“You know your kids think you can do anything,” Rachel smiles softly. “And it’s hard to disappoint them when they have so much faith in you as a hero, as someone who can solve every problem… especially at that age.” She laughs. “So we decided to do something, and Santa’s Box was born.”
“That is a beautiful story,” I say, impressed with the simplicity of the idea. “Preston must be very proud of you both.”
Landon laughs. “We hope he is. It’s a good thing too, because he’s made some new friends.”
“Yes, he has.” They exchange smiles again before turning to me. “Last year, he and Damien, that’s our three-year-old, accompanied us to deliver some of the boxes. They found new playmates and didn’t want to come back home.”
I find it very heartwarming that the Court children are making friends with children whose financial situation couldn’t be more different from theirs. It’s inspiring. “Speaking of delivering the boxes, there are many videos available online that show the touching reactions some of the children have when they get their Christmas gifts.”
“Yes, we have seen some of those,” Rachel nods.
I flip open the cover of my tablet, and play one of the videos I found. There is a little girl in a small apartment clutching her gift box to her chest.
‘I love it so much,” she replies with a shy smile. ‘I’m so happy Santa sent me a box. Mommy is sick, and sometimes Santa forgets to come by our ‘partment because it’s so small. So I didn’t really like Christmas before, but he found us this year and me and my baby sister got a special box each, and he left me a note that says that even when I have nothing to give I can give love. So I’m going to be kind and give love because that’s what Christmas is.’
Rachel blinks rapidly and I’m surprised to see that her eyes are glistening. Landon reaches for her hand and squeezes it gently.
“There are many children like this who have been touched by your work,” I say. “How does it make you feel?”
Rachel smiles. “Teary-eyed, obviously.” She laughs. “Teary-eyed and humble.”
I turn to Landon and he shrugs. “It makes me proud of the wonderful woman who’s my wife. She came up with the idea to do this, to touch lives and do something positive.” He looks at his wife now and a moment passes when it’s just love, shining from both their eyes.
I clear my throat. “You both have very demanding careers. How do you balance it and still have time for your growing family?”
“We made a decision early on in our marriage that family would always come first,” Landon says.
“Yes,” Rachel adds. Their hands find each other again. “We make sure we face problems together. Whenever something arises… that has to do with work, tight schedules etc., and it has the potential to interrupt the time we have for us. We come together and ask ourselves ‘how do we arrange this to ensure that at the end of the day it doesn’t affect our children or our relationship in a negative way.’”
“Does that work all the time?”
They exchange another glance and a smile. “Well… Yes,” Rachel says. “We’ve both made sacrifices, of course. But it helps that we make decisions together, so…”
“So, we’re both satisfied with the results,” Landon finishes.
I sigh, realizing that I am falling in love with them as a couple. “Where do you see Santa’s Box going in the future?”
Rachel thinks for a moment. “Right now, we’re only able to organize it in a few states, but we’re ambitious, and we have a lot of support. We hope that soon, children all over the country will have a chance to be touched by what we’re doing.”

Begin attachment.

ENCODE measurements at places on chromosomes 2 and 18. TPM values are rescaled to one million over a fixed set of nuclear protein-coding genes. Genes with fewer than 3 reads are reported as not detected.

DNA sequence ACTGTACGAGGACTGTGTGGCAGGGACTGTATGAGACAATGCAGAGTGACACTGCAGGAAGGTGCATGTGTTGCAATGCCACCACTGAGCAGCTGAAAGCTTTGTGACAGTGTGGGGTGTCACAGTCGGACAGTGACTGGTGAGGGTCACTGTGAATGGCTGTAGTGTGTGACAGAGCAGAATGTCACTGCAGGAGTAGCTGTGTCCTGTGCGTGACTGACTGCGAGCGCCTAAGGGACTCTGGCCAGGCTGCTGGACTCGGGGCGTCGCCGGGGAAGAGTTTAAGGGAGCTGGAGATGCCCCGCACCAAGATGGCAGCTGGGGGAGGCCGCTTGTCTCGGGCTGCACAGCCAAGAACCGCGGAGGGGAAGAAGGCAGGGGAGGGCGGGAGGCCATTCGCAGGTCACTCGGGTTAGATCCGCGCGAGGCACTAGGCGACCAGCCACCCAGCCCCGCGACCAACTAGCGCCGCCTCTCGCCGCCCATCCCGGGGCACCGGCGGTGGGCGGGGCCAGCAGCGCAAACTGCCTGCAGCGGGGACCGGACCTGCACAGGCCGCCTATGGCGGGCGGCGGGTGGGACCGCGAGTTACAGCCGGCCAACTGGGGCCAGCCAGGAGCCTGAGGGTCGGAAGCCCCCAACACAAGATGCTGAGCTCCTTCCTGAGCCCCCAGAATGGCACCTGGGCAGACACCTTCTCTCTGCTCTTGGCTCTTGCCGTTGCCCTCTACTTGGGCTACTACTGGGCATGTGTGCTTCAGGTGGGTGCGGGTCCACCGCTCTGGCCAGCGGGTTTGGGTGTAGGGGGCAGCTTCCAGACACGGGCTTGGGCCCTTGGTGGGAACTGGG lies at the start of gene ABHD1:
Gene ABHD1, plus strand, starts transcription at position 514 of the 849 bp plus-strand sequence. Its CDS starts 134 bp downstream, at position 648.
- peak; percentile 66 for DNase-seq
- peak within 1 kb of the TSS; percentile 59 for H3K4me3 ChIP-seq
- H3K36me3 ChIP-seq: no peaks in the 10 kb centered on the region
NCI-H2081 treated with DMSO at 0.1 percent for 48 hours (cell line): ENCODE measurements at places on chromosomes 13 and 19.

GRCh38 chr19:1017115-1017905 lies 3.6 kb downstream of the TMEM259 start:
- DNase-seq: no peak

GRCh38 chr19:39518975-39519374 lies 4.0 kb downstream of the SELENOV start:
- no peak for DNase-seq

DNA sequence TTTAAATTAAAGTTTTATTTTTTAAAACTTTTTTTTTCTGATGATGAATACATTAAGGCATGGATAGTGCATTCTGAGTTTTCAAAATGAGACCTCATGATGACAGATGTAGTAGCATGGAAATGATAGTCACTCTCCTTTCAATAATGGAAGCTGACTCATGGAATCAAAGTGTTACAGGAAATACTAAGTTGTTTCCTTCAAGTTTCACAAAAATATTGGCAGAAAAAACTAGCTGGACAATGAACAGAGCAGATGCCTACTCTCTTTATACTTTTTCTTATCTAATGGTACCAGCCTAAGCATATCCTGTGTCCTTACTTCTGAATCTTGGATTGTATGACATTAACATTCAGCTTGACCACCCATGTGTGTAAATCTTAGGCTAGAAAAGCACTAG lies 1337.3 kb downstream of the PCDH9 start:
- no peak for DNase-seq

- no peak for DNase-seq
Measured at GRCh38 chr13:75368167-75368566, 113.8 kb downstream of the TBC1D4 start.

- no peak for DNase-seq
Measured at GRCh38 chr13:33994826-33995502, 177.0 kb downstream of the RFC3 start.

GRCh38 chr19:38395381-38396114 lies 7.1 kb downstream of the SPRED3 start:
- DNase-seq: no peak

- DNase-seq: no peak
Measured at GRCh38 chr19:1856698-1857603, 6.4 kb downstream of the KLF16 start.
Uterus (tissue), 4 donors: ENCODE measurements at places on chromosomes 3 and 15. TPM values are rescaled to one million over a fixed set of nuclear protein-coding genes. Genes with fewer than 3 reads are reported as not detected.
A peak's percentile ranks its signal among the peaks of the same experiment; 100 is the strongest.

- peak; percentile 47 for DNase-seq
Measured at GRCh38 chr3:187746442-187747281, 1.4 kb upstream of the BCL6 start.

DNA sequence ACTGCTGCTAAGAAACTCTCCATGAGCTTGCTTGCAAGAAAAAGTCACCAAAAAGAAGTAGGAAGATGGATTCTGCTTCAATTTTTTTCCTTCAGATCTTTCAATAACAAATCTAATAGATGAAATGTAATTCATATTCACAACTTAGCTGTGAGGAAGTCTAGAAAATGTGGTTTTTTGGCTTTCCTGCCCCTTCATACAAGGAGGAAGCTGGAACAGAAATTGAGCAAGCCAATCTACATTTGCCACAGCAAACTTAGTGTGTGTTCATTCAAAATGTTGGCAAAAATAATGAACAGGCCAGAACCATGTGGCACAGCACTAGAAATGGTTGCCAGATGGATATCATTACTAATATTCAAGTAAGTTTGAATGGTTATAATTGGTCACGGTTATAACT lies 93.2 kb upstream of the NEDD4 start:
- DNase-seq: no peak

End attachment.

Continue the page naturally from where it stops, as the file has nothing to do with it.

“You do have a lot of support. One of the most vocal supporters of this charity is your brother Aidan Court.”
“Yes,” Landon says. “He’s a very important part of the theater scene and he has used his clout there to rally support for this project.”
“Does his schedule allow him to play a significant part?” I ask. “Rumor has it that he’s directing a remake of Cleopatra on Broadway and that Hollywood star Elizabeth Mckay will be starring in it.” The history between those two, the romance that began when Aidan Court directed Lizzie McKay in her first part eight years ago and ended when she left him for the bright lights of Hollywood is common knowledge. It’s also lighting up the gossip columns. Everyone, me included, wants to know how the former lovers plan to work together.
“He does what he can,” Rachel says. She doesn’t give me any hints about Aidan and Lizzie, and neither does Landon.
I ask a few more questions about Santa’s Box, and soon, one of their staff comes in with a tray. I gratefully sip hot tea and the best homemade cookies I’ve ever had, almost unwilling to end the interview.
Finally, I get up and thank them both for their time. On my way out, we run into the children, the two older ones. Preston, and Damien. They scamper out of the living room and into the hallway just as we head for the front door, announcing to their mother that the baby is awake. As Rachel goes off to attend to Penelope, Preston stops and looks at me, his blue eyes serious and measuring. He has an uncanny resemblance to his father. There’s a confidence there too, impressive in someone so young.
“Hello,” he says. “I’m Preston Court.”
I smile at him. “I’m Serena Grey. I was just interviewing your parents.”
He nods evenly. His mother said he was a serious child, and I can see that.
“Hello.’ The little one pipes up. His features are softer. There’s more of his mother’s face in him, and he’s a truly beautiful child.
“Hello, Damien,” I reply.
He smiles brightly, showing an adorable gap in his teeth.
“You two have a great day.”
Preston nods. “And you too. Have a Merry Christmas, Ms. Grey.”
Outside, it’s snowing lightly, and I hurry towards my waiting car. When I reach it, I turn back for one last look at the lovely house, and the beautiful family standing on the porch with the mistletoe over their heads. Landon Court, his wife, who’s now holding the baby, and the two little boys at their feet. I wave and get into the driver’s seat, and as I drive away, back to my own life, my own family, I have a feeling, almost like I’ve been in a truly magical place.